Australia and New Zealand have joined forces to create one of the world’s strongest biotech partnerships: the Australia-New Zealand Biotech Alliance. Its goal is to encourage the two countries to combine R&D projects in sectors such as biosecurity, to share investment leads and technological advancements, and to boost the region’s identity.
Australia and New Zealand together represent a A$13bn ($10bn) biotech market, providing about 10,000 jobs. With 370 core biotech companies and more than 500 products under development, Australia is ranked sixth in the world for the number of biotech firms. New Zealand invests more than 25% of its R&D budget in biotech and has world-class research teams working in biomedical science and bioengineering.
Australia’s Victoria province launched the Biotechnology Strategic Development Plan for Victoria in 2001 with the aim of becoming one of the top five global biotech locations by 2010. By 2005, the Victoria government plans to have invested more than $500m in projects to strengthen the sector by building leading-edge science infrastructure, developing dedicated biotechnology precincts and backing the commercialisation of biotech research in the province.
At least five new research or investment partnerships have been formed already with a combined project value of more than $120m with local or international biotechnology related companies, including Schering AG, Merck, Eli Lilly and ChemGenex Therapeutics. Last year, for example, one of Victoria’s leading biotechnology companies, AGT Biosciences, merged with US-based ChemGenex Therapeutics to create ChemGenex Pharmaceuticals. The merger creates a major international biopharmaceutical company with a fully integrated research platform from early discovery through to compounds in phase two clinical trials for cancer.
A gap to fill
As the US federal government is limiting funding in embryonic stem cell research, Australia is hoping to help fill the void. In 2002-2003, the National Stem Cell Centre (NSCC) was established in Victoria with grants of A$43.5m from the Australian government and A$11.375m from the provincial government. The Australian government announced a further $57.9m in new funding in 2004 to support the centre’s activities until 2011. The NSCC is a collaborative initiative, uniting academic researchers with the international biotechnology industry.
Biotech companies in India are focusing on developing high-end technologies and products. The large pool of scientific talent available at a reasonable cost, a wealth of R&D institutions, rich bio-diversity, strong IT skills and an English speaking population put India in a strong position in the global market.
Analysts contend that although biotechnology in India contributes only 2% to the global market, the country is on the threshold of colossal growth in the coming decade. Support from the Indian government via the Department of Biotechnology (DBT), various centres of excellence and entrepreneurship initiatives are laying the foundation for advancement. Emphasis is being placed on public-private partnerships and streamlining the regulatory regime.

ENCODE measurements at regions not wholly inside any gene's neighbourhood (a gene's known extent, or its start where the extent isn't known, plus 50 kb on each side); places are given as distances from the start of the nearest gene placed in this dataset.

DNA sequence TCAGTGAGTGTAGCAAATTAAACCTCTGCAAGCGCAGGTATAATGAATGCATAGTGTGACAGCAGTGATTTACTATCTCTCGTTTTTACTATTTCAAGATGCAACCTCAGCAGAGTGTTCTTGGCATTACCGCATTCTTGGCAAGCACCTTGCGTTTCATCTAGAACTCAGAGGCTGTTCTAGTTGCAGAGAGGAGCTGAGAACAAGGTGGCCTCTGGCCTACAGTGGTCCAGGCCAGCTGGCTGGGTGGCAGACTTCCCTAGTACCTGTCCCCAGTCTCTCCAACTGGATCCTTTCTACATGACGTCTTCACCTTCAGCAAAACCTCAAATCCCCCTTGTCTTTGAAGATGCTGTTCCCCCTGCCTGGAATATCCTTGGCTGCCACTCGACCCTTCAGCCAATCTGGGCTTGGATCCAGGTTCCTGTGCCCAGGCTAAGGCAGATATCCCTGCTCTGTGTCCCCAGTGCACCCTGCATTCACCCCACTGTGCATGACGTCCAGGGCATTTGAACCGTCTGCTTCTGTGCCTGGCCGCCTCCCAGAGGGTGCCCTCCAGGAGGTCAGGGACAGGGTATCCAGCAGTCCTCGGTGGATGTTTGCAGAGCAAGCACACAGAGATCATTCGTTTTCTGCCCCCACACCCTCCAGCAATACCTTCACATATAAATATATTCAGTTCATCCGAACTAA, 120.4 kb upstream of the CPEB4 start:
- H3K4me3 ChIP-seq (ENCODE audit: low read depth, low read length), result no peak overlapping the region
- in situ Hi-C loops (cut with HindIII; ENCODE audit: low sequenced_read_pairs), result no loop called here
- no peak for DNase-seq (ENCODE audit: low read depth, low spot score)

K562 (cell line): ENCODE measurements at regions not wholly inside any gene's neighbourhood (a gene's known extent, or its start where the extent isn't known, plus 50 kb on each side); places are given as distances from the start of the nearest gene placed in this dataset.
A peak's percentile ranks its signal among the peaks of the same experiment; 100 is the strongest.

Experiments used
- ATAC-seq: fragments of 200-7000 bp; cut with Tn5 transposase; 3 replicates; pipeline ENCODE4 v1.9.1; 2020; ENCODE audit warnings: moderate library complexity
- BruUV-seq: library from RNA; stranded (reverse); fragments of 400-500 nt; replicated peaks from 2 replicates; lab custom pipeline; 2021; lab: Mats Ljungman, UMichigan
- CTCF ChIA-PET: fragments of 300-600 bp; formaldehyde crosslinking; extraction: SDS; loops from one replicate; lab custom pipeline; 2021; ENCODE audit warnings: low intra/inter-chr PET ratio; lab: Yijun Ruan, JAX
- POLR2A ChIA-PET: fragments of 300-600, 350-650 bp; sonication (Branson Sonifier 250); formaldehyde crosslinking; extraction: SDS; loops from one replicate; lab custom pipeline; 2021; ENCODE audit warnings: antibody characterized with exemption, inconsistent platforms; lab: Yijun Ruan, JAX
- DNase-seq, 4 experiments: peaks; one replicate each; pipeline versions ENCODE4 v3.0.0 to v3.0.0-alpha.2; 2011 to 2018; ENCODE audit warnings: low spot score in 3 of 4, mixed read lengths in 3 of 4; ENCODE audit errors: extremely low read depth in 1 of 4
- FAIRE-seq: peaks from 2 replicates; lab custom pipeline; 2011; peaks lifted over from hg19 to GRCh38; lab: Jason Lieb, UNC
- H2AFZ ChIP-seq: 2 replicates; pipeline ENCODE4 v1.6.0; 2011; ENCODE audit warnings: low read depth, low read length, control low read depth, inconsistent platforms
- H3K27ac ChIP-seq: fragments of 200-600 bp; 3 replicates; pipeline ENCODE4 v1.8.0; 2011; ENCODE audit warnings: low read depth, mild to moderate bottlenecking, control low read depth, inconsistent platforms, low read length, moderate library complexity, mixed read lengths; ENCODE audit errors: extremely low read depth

Singapore, which is already one of the world’s leading pharmaceutical locations, aims to double its biotechnological production in the next 10 years. Although a lot of global biotech has been focused on acquisitions, Singapore has been successful in attracting large amounts of investment.
In July, Novartis announced the opening of the Novartis Institute for Tropical Diseases (NITD) in Singapore’s new two million square foot Biopolis research facility. The institute focuses on advanced biomedical research for neglected diseases. It is a public-private partnership between Novartis and the Singapore Economic Development Board.
In September, GSK announced plans to invest S$62m ($37.5m) to establish its first Asia Pacific pre-clinical research facility for neurodegenerative diseases in Biopolis. “This new facility builds on exciting links with research in Singapore and represents a significant step forward in enabling us to continue to identify the best new drug candidates for clinical trials,” says Dr Jackie Hunter, senior vice-president and head of GSK’s neurology and gastro-intestinal drug discovery unit.
Local officials regard the GSK facility as key to strengthening Singapore’s drug discovery capabilities. “This investment will deepen GSK’s long-standing partnership with Singapore,” says Philip Yeo, chairman of the Agency for Science, Technology Research and co-chairman of the Singapore Economic Board for Biomedical Sciences. “It will also be another boost to Singapore’s position as a global biomedical sciences hub.”
But the big boost may come from a fund that the Singapore government has established to invest in start-ups that are engaging in embryonic stem cell research and other cutting edge life science projects. Singapore has already provided funding toward ES Cell International, a Biopolis-based company that owns six stem cell lines and is focusing on developing treatments for diabetes.
Business Week magazine recently cited other Asian countries as making “astonishing progress” in stem cell research. Among them are China, Japan and South Korea. Beijing and Shanghai house major stem cell centres, and Seoul National University in South Korea has developed 36 stem cell lines, one of the world’s largest. But, as the article points out, the big question is whether local universities in Asia can produce enough top-notch researchers rather than relying on imported scientists. Asian locations may face a run for their money from California’s $300m commitment to the science and ample sources of alternative funding.
Biotechnology is creating a new industrial revolution around the globe. In that light, economic developers will continue to place a priority on biotech investment because many of them regard the technology as key to economic growth and the future.